A colleague, @socratech, recently asked on twitter if anyone had any examples of the way they use Google Docs in the classroom. It turns out I had a lot to tell him, so I thought a blog post would be good.
Those of you who know Docs know that it includes forms, spreadsheets and presentations as well as actual documents. I'm going to focus the tips here just on the documents part. I promise more posts later about my tips for the other parts of docs. These tips will be most helpful for people already a bit familiar with Docs. If you are brand new to Google Docs I suggest you start with this cool guide created by Richard Byrne and follow his awesome blog Free Tech For Teachers.
Ways I use Docs in my English Classroom:
1. English Journals: Each student creates a Doc called English Journal. They add to it (from the top) all year long. It includes quick writes, notes, questions and answers, warm-up type activities, vocabulary they need, etc. Almost anything they would put in a regular notebook. I grade these every 3-4 weeks on a rubric.
2. Essays: What English class would be complete without them? Students create a new Doc for each essay and do all their work for that project in that doc. Pre-writing activities or notes get pushed to the bottom of the doc and the "final" essay is at the top. I can use the docs "Revision History" (under file menu) to see earlier versions. (I sometimes catch plagiarism that way.)
3. Sharing: The beauty of Docs is that students share their work with me AND their peers. All students are in a writing group that stays together and they share their documents and get feedback at group meetings. For more on the ways I use writing groups (with or without docs) please visit my page on Writing Group Resources.
4. Collaboration: Because multiple students can contribute to the same Doc at the same time I have found Docs make great collaborative activities. At the end of the semester students work in groups to go back through the course blog. Each group takes a month and contributes links to relevant material from that month, but every group is adding to one Doc that I shared with all the group leaders (and they shared to their group members.) So while group one is adding material from September, group five is adding material from January. At the end of the period the class has a co-created study guide that summarizes (with links) all the material they are responsible for on the final. Link to blog post with their results.
5. I use Docs to publish anything I want my students to see and then just link those pages in the appropriate part of my class blog, either as a static link on the right or as part of a daily blog post. I have a doc called Homework. I add to it as needed and, because a published doc automatically updates itself, the students can always find the correct homework from the link on the blog.
Very Important Tips:
1. When teachers are using docs with students they will have hundreds of docs shared with them (sometimes all in one day). It is critical to have a good organizational system. I tried having a folder for each period and then assignment folders inside that, but It worked out better to have a folder for each assignment and lump all student work for that assignment into it. (Made grading faster for me anyway.) Experiment with different organizational patterns, but please use folders. (Update note: Google Docs now calls folders "Collections")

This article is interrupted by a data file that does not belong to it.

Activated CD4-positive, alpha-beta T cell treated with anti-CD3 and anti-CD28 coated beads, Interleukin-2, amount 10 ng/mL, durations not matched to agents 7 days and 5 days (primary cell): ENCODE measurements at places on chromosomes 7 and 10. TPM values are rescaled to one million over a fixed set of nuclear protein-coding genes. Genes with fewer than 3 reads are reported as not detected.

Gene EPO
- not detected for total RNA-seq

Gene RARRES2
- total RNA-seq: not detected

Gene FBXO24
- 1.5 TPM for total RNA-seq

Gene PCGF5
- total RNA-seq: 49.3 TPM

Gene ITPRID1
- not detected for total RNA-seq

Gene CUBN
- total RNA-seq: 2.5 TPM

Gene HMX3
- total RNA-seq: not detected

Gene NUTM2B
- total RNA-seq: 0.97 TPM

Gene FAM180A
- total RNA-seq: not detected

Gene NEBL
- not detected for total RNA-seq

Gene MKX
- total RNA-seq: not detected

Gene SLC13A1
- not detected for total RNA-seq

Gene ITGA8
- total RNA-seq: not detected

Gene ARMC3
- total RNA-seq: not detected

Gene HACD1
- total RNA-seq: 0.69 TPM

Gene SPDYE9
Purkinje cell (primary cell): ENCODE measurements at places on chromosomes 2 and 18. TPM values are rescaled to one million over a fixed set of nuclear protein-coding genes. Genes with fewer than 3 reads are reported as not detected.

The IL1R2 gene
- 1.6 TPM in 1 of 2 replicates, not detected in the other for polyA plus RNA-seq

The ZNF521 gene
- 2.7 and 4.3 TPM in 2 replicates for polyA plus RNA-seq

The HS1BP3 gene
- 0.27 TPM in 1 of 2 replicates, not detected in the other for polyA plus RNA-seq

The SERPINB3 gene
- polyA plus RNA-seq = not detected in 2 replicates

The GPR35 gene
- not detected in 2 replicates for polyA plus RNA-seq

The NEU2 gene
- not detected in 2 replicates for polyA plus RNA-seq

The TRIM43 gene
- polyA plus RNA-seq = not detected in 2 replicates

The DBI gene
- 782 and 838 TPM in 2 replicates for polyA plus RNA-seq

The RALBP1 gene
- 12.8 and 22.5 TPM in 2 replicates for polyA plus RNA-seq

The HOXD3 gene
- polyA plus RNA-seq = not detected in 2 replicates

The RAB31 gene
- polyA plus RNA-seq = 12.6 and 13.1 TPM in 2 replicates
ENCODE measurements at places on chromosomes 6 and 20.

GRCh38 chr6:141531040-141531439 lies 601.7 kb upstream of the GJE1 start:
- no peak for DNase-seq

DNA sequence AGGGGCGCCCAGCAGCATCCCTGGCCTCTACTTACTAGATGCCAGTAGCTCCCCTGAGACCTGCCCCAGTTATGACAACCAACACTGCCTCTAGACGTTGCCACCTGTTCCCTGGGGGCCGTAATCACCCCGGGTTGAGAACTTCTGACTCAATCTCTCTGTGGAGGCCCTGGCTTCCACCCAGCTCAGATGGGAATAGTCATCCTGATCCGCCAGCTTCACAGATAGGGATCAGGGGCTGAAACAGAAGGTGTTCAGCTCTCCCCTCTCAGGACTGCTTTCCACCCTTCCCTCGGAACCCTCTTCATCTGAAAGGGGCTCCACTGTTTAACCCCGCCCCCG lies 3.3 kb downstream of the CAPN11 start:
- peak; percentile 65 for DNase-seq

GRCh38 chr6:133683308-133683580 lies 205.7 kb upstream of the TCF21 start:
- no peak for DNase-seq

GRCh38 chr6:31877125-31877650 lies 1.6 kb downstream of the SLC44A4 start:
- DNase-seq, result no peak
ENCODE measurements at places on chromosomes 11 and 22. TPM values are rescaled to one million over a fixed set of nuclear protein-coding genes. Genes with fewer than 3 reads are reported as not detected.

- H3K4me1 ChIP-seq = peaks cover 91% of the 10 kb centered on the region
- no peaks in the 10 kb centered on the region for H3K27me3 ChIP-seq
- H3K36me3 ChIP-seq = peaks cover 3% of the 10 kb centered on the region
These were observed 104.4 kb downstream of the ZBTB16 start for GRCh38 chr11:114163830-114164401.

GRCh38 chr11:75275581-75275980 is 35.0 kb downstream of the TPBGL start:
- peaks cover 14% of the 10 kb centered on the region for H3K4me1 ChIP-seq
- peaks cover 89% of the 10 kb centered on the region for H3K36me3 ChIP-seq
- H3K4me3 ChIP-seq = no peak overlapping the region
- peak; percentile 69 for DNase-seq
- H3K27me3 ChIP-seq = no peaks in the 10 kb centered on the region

2. Also crucial is to give students a consistent way of naming their docs. Mine was this: Period#, Initials, Assignment name. So if Dave Hernandez is in my third period class his English Journal would be named 3DHEnglishJournal, His memoir would be 3DHMemoir etc. It is a huge waste of time to have to open a document to see which assignment it is. And, while the initials don't always tell you exactly which student, they do narrow down the search.
3. Also, I always tell my students that I grade from the bottom. When an assignment is due on say, Friday, I know I won't really get to grading them until Sunday. Students can keep working on their papers (for me anyway). When I do sit down to grade I start at the bottom so that I am grading papers that haven't been touched recently. Therefore a student who is actively still revising gets to be graded last. (I'm in favor of kids working on their writing.) Since it can sometimes take me a week or more to grade all of the papers for a major essay my students get the extension if they are still working.
4. Make students share a doc with you the day they create it. You can watch their progress and see who needs help sooner.
5. Check to make sure ALL of them have shared their docs with you well before a deadline. This helps to hold them accountable for getting started and sometimes there are sharing issues. Many times students get my e-mail wrong and I don't get their doc, or they named it wrong and I can't find it.
I hope these tips will help you use docs with your students more confidently. If you have other tips to share please make a comment below.